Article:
Are You Missing Out on Key Talent On Campus?

Jan 16, 2018

There are 4.7 million college students with disabilities, but only 25% are employed. Here’s 6 tips to recruit students with disabilities on campus: 1. Prepare your recruiters; 2. Create Alternative Applications; 3. Showcase Disability Inclusion; 4. Target On Campus Activities; 5. Tap Existing Networks; 6. Build Partner Relationship; National Organization on Disability logo

The race for talent is on. With the retirement of baby boomers and the increasing importance of knowledge workers in the economy, demand for skilled talent is at an all-time high.

College students and graduates with disabilities comprise a talent pool that can fill the gap for employers seeking skilled, motivated employees. An estimated 4.7 million college graduates nationwide have a disclosed disability, yet only 25% of them are employed—compared to 76% of their non-disabled peers (Bureau of Labor Statistics, 2015).

Avoid missing out on these candidates by fine-tuning your recruitment practices to target this group. Practices to consider:

  • Prepare Your Recruiters. Do your front-line staff know how to communicate with a computer science student who is deaf and her interpreter or understand respectful body language when speaking with an engineering student who uses a wheelchair? Invest in training on disability etiquette and disability employment needs for your recruiters to give students a positive experience when interacting with your company.
  • Taking Applications? Make sure your company’s online applications and your jobs website is Section 508/WCAG 2.0 accessible.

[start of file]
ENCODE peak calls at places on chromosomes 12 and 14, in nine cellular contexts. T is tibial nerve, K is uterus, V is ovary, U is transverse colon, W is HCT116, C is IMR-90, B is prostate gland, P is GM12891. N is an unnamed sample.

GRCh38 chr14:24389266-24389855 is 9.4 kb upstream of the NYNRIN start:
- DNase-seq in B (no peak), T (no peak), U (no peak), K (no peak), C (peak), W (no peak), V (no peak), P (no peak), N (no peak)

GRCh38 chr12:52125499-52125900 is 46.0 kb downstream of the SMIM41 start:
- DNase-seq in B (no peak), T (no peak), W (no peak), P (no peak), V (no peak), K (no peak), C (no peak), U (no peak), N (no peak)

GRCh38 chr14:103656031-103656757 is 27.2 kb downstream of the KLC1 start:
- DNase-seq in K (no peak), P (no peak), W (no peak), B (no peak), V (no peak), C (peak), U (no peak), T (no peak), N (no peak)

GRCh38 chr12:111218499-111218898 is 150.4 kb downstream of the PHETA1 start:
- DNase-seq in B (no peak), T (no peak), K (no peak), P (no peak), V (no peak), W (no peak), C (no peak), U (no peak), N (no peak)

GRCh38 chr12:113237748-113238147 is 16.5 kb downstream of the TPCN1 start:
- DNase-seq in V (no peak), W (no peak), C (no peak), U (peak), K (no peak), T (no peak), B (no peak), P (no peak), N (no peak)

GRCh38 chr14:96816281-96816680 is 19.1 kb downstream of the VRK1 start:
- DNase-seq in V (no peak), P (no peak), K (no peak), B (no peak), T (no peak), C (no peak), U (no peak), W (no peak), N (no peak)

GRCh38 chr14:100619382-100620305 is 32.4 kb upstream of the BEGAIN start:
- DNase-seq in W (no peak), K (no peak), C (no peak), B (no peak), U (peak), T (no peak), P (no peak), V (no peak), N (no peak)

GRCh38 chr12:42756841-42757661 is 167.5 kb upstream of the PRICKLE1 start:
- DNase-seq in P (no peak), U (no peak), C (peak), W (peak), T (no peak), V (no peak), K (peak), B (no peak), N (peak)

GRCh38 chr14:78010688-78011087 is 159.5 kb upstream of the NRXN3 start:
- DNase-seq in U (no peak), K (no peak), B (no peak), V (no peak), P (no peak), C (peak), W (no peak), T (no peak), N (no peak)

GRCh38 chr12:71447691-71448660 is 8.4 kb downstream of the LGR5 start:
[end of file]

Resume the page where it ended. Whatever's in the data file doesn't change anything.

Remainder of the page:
• Showcase your commitment to disability inclusion. Feature people with disabilities and accommodations resources available to employees in brochures, leave-behind materials, and on your website.
  • Target your on-campus activities. Collaborate with campus career and disability student services offices to sponsor recruiting events and career workshops targeted to students with disabilities.
  • Tap into existing networks to reach candidates. Share employment opportunities through existing communications channels reaching students with disabilities, such as the disability services office’s email list or student-led disability advocacy groups.
  • Build relationships with partners. Establish relationships with partners, like National Organization on Disability’s Campus to Careers program that is connecting college graduates with disabilities to hiring employers. NOD’s Professional Services can provide the guidance and support to help your company advance its disability inclusion strategy.

Welcome to the NOD Leadership Council site where members enjoy exclusive access to leading disability inclusion resources, tools and events.

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